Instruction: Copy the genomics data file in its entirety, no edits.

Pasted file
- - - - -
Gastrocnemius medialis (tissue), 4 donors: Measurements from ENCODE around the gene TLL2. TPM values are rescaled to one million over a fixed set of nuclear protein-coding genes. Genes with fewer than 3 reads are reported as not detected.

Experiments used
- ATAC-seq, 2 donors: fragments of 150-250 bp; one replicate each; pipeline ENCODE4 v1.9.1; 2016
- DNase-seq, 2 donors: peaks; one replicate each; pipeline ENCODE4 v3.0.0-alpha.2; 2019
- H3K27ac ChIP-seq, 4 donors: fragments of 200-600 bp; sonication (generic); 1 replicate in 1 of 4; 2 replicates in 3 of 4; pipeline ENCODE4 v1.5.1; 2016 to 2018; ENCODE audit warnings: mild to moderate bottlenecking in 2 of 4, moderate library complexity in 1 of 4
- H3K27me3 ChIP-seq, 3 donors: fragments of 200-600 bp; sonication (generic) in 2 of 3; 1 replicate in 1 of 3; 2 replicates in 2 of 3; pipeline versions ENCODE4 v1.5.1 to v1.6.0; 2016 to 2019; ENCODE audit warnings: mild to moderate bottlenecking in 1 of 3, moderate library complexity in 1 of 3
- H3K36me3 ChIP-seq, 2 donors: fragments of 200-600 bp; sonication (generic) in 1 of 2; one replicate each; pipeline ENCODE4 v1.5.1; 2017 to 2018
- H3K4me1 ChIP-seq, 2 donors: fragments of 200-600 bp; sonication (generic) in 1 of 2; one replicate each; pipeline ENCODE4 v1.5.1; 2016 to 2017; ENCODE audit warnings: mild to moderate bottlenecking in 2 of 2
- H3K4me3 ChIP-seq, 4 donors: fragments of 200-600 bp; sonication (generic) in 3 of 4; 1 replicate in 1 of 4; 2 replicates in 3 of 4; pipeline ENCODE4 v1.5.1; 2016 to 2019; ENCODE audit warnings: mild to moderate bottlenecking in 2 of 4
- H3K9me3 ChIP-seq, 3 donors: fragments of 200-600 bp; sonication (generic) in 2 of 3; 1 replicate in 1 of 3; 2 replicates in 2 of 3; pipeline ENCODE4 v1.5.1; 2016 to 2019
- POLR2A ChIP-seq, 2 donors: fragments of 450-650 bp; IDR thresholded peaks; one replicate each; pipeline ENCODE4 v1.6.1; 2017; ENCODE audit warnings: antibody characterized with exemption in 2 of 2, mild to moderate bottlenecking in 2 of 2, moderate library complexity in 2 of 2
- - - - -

Gastrocnemius medialis (tissue), 4 donors: Measurements from ENCODE around the gene TLL2. TPM values are rescaled to one million over a fixed set of nuclear protein-coding genes. Genes with fewer than 3 reads are reported as not detected.

Experiments used
- ATAC-seq, 2 donors: fragments of 150-250 bp; one replicate each; pipeline ENCODE4 v1.9.1; 2016
- DNase-seq, 2 donors: peaks; one replicate each; pipeline ENCODE4 v3.0.0-alpha.2; 2019
- H3K27ac ChIP-seq, 4 donors: fragments of 200-600 bp; sonication (generic); 1 replicate in 1 of 4; 2 replicates in 3 of 4; pipeline ENCODE4 v1.5.1; 2016 to 2018; ENCODE audit warnings: mild to moderate bottlenecking in 2 of 4, moderate library complexity in 1 of 4
- H3K27me3 ChIP-seq, 3 donors: fragments of 200-600 bp; sonication (generic) in 2 of 3; 1 replicate in 1 of 3; 2 replicates in 2 of 3; pipeline versions ENCODE4 v1.5.1 to v1.6.0; 2016 to 2019; ENCODE audit warnings: mild to moderate bottlenecking in 1 of 3, moderate library complexity in 1 of 3
- H3K36me3 ChIP-seq, 2 donors: fragments of 200-600 bp; sonication (generic) in 1 of 2; one replicate each; pipeline ENCODE4 v1.5.1; 2017 to 2018
- H3K4me1 ChIP-seq, 2 donors: fragments of 200-600 bp; sonication (generic) in 1 of 2; one replicate each; pipeline ENCODE4 v1.5.1; 2016 to 2017; ENCODE audit warnings: mild to moderate bottlenecking in 2 of 2
- H3K4me3 ChIP-seq, 4 donors: fragments of 200-600 bp; sonication (generic) in 3 of 4; 1 replicate in 1 of 4; 2 replicates in 3 of 4; pipeline ENCODE4 v1.5.1; 2016 to 2019; ENCODE audit warnings: mild to moderate bottlenecking in 2 of 4
- H3K9me3 ChIP-seq, 3 donors: fragments of 200-600 bp; sonication (generic) in 2 of 3; 1 replicate in 1 of 3; 2 replicates in 2 of 3; pipeline ENCODE4 v1.5.1; 2016 to 2019
- POLR2A ChIP-seq, 2 donors: fragments of 450-650 bp; IDR thresholded peaks; one replicate each; pipeline ENCODE4 v1.6.1; 2017; ENCODE audit warnings: antibody characterized with exemption in 2 of 2, mild to moderate bottlenecking in 2 of 2, moderate library complexity in 2 of 2